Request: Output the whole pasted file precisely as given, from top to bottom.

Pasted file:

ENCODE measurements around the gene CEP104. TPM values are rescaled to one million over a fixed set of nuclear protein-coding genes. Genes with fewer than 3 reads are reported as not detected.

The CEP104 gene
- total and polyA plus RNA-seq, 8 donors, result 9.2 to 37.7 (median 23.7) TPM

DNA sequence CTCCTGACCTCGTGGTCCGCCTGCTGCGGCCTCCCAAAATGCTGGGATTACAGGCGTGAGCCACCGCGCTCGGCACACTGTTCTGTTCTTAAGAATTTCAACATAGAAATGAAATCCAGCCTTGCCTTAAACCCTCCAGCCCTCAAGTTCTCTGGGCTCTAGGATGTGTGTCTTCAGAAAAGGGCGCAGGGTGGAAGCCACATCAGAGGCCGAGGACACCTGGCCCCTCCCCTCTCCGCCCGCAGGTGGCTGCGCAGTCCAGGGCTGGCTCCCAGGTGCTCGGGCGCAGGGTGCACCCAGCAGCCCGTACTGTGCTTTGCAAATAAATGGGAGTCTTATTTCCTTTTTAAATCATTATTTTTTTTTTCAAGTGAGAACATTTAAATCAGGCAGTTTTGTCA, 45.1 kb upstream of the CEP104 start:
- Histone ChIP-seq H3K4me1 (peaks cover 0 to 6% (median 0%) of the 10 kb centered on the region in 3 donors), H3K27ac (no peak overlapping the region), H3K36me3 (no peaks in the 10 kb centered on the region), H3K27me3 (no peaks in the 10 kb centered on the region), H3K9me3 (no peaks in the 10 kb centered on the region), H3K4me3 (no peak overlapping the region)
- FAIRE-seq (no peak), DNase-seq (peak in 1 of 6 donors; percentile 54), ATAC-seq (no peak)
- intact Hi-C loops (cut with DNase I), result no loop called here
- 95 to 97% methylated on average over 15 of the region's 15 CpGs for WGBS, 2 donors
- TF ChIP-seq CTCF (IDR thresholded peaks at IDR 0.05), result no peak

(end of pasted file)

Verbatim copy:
ENCODE measurements around the gene CEP104. TPM values are rescaled to one million over a fixed set of nuclear protein-coding genes. Genes with fewer than 3 reads are reported as not detected.

The CEP104 gene
- total and polyA plus RNA-seq, 8 donors, result 9.2 to 37.7 (median 23.7) TPM

DNA sequence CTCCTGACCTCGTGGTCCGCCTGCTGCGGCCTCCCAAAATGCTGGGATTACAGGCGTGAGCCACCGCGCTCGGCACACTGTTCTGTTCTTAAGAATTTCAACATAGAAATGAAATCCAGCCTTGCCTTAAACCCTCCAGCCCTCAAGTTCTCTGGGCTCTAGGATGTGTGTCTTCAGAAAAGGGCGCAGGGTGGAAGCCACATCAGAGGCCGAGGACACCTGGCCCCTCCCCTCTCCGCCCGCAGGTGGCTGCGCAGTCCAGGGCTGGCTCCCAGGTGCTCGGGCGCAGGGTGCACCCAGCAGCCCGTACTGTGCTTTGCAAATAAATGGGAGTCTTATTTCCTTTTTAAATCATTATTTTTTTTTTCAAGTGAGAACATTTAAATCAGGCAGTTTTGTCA, 45.1 kb upstream of the CEP104 start:
- Histone ChIP-seq H3K4me1 (peaks cover 0 to 6% (median 0%) of the 10 kb centered on the region in 3 donors), H3K27ac (no peak overlapping the region), H3K36me3 (no peaks in the 10 kb centered on the region), H3K27me3 (no peaks in the 10 kb centered on the region), H3K9me3 (no peaks in the 10 kb centered on the region), H3K4me3 (no peak overlapping the region)
- FAIRE-seq (no peak), DNase-seq (peak in 1 of 6 donors; percentile 54), ATAC-seq (no peak)
- intact Hi-C loops (cut with DNase I), result no loop called here
- 95 to 97% methylated on average over 15 of the region's 15 CpGs for WGBS, 2 donors
- TF ChIP-seq CTCF (IDR thresholded peaks at IDR 0.05), result no peak